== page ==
Dear Fly Fishing Photographer…

Believe it or not, you CAN make money at this game. Oh yes! It’s not just some pie in the sky myth that might come true on the 4th leap year of the new Etruscan moon cycle while the tide is full and Mother Earth’s Unicorn plays Greensleeves on a diamond encrusted ukelele. Believe it or not, there are clients out there that would pay money, and decent money at that for quality imagery. Yet, currently, these budgets are being allocated elsewhere as it’s just that easy to find the next travel-hungry lensman ready to jump on a plane and deliver “everything” for a week’s worth of pina coladas and a pre-planned sunburn.

Yes, it’s true–travel is exotic, fun and fantastic for the time being. But think about this–someday, you will truly end up realizing that dream of making a living as a full time professional photographer,  and there will be no side job or other income to pay those bills that are not being paid with a high five to your bro on the front of a panga. Keep in mind you actually just paid to get to that panga (I know, flights are cheap yo!). Sure, everything’s covered once you’re there, but that’s where you’re coming up short once again–you’re working hard, using your hard-earned (and paid for) equipment and spending time away from the computer or other jobs that would be putting legitimate income into your bank account. It all feels pretty good, until you get home and have to spend another 20 hours editing, processing and uploading the unlimited number of images you owe the lodge for the “free but paid and STILL paying for” shooting gig.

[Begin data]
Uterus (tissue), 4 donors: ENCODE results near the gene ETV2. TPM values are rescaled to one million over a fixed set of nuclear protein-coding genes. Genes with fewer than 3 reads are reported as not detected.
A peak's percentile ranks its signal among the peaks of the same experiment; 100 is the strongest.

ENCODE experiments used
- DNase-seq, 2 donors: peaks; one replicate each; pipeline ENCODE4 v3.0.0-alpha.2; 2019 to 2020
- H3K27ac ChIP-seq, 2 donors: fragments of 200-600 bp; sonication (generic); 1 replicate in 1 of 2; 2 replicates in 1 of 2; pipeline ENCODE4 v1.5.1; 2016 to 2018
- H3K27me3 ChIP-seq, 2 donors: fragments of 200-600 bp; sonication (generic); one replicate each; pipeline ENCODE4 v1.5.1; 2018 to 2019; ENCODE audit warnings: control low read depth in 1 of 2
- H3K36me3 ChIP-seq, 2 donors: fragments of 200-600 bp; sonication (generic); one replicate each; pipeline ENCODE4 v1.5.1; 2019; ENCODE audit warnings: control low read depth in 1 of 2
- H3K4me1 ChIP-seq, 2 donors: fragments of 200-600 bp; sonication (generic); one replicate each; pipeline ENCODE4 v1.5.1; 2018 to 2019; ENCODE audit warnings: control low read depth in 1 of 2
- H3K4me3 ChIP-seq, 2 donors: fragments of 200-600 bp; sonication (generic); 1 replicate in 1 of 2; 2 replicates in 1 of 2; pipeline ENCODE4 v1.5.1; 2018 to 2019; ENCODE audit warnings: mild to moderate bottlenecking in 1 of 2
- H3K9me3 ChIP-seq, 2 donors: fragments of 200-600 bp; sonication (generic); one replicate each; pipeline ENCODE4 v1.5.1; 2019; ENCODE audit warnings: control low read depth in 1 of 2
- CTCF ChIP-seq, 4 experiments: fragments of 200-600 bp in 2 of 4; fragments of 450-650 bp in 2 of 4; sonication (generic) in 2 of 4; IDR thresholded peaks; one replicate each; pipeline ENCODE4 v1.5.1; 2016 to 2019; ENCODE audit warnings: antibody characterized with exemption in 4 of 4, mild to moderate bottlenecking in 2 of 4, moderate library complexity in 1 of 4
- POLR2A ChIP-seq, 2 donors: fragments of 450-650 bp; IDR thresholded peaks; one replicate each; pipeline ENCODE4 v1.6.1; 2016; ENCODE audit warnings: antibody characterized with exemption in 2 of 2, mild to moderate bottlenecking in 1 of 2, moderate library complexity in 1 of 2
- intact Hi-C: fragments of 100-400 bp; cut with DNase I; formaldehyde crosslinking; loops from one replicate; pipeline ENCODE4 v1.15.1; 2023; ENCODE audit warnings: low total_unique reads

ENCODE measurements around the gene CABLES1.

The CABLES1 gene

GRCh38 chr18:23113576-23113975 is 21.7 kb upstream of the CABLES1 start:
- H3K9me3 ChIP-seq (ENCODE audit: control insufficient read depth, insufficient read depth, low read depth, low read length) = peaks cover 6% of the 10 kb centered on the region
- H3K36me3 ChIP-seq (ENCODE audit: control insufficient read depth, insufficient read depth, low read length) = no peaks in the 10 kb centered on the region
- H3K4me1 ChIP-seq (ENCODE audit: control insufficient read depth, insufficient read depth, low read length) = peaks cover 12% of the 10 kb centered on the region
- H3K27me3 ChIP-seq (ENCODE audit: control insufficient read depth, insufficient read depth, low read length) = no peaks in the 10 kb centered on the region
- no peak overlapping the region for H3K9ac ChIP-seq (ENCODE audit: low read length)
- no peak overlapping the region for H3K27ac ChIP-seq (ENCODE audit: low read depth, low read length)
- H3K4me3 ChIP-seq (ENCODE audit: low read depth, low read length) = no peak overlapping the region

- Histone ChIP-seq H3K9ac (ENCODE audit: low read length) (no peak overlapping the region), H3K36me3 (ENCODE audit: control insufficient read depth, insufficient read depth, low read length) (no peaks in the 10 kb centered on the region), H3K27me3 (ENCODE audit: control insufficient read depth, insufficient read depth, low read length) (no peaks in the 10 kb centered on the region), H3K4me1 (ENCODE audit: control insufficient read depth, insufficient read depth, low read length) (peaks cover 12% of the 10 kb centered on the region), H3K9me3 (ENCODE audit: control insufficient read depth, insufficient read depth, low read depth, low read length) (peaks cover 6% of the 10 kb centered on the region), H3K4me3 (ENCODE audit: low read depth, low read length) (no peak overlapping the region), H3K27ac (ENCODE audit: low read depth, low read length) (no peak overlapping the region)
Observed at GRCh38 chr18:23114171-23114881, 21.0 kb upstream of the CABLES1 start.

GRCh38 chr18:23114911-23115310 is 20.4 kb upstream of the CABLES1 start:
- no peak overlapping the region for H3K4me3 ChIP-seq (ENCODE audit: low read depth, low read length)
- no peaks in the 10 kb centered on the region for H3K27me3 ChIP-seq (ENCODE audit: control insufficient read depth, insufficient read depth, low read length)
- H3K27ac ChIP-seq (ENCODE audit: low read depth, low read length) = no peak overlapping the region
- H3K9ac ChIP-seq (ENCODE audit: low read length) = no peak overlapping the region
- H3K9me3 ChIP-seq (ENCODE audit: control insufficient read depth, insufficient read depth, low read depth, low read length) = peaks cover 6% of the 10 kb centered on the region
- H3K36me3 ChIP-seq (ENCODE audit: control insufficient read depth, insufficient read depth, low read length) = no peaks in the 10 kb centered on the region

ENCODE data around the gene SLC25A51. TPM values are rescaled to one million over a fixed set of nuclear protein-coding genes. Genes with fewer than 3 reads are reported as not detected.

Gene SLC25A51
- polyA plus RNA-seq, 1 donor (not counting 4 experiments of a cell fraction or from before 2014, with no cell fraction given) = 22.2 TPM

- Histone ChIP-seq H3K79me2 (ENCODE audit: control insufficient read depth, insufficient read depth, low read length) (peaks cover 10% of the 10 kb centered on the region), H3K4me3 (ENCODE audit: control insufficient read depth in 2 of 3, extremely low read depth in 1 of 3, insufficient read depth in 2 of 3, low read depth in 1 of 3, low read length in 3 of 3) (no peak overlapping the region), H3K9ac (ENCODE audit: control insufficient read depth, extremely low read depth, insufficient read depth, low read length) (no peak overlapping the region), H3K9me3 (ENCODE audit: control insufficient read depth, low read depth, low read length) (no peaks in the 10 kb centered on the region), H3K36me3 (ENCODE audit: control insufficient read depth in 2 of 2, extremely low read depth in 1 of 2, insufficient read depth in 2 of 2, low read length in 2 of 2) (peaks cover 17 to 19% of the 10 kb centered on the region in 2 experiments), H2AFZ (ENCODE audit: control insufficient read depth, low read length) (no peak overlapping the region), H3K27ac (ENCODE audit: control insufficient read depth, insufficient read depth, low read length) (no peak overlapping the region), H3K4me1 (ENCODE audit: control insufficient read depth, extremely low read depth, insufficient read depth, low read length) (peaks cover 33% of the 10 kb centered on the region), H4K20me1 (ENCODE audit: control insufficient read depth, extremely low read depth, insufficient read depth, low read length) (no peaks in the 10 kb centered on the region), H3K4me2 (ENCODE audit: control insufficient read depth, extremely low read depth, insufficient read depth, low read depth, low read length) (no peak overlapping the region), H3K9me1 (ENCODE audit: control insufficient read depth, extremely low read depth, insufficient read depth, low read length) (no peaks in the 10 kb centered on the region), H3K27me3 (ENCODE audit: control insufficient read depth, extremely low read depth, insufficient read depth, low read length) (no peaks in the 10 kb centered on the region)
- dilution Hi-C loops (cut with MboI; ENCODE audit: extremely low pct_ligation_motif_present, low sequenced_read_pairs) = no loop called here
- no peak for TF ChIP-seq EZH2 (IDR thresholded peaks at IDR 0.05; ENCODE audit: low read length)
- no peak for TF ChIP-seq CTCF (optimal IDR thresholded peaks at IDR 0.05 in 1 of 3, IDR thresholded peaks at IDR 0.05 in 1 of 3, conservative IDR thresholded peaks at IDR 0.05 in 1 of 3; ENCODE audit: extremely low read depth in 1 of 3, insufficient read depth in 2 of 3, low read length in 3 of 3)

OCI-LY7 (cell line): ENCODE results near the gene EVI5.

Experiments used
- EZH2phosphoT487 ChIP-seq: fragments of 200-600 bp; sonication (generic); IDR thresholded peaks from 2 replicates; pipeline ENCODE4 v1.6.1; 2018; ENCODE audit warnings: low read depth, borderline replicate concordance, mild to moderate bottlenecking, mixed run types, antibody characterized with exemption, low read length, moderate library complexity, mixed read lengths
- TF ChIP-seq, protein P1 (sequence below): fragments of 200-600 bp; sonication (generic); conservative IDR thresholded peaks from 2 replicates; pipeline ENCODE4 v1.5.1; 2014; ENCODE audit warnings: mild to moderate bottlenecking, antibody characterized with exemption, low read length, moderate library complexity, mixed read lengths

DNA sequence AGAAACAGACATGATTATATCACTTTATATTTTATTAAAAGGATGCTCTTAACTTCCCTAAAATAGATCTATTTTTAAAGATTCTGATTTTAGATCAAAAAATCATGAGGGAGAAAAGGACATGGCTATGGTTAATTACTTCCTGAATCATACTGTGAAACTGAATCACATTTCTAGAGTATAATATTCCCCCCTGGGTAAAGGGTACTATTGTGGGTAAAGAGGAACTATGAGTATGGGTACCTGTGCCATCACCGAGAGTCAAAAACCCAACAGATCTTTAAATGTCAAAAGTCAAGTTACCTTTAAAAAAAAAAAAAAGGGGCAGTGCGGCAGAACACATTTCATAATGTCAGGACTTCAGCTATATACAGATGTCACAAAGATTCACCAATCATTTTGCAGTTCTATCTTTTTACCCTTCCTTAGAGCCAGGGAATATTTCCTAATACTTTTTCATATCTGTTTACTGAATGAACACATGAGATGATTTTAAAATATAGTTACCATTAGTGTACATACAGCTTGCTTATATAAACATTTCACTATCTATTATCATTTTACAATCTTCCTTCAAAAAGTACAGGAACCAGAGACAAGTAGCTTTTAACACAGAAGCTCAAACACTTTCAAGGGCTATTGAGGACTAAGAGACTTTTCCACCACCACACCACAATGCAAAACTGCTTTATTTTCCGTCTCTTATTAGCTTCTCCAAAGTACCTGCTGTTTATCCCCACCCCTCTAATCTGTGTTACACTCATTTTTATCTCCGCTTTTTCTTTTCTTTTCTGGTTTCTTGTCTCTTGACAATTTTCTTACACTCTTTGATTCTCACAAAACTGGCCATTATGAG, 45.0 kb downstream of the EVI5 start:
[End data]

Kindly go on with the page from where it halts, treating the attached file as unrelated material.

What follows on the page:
It’s all good, cause you can come home and then license the images to the next rod, reel or apparel company that has been trained to trade product for imagery. A new reel–suh-weet! Add that to your collection and then hustle back to the computer and list it on Ebay. Feels quite proper, until you actually think about the cycle here. Let’s see…reel company trades you a reel for imagery. You then go and hawk the reel for a fraction of the new price, justifying the deal done for trade and finally actually putting some cold hard cash in your pocket. Then you realize this means that one less person will be purchasing one less reel from your local fly fishing shop which will be ordering one less reel from the manufacturer which means the manufacturers expendable income for things like marketing (imagery) is hurting even more. It’s an ugly cycle. One that really only hurts everyone in the end…

In all fairness though, there is plenty of room to play devil’s advocate here. Many of these trips yield legitimate “portfolio-building” imagery, establish relationships with decision makers, and contribute to the overall sexiness of your brand (not talking about the sick silhouetted casting tattoo on your once-rippling lats there, chieftain.). I have certainly been there. And at times, I believed it to be the right decision.  The decision process is/was cloudy at best. To make it even cloudier, you get plenty of time with a rod in your hand and it feeds our incessant need to fish (it’s a sickness!). At different times in your career, it may feel more justified than not. But in the end, it leaves you feeling sheepishly satisfied at best.

One certainly can’t blame the clients. They’ve been trained to take full advantage of us photographers who are essentially peeing in our own kiddie pool time and time again. If I could get a t-bone for the price of a hamburger, you better believe I’d do it.But I can’t help but think it hasn’t bitten them as well.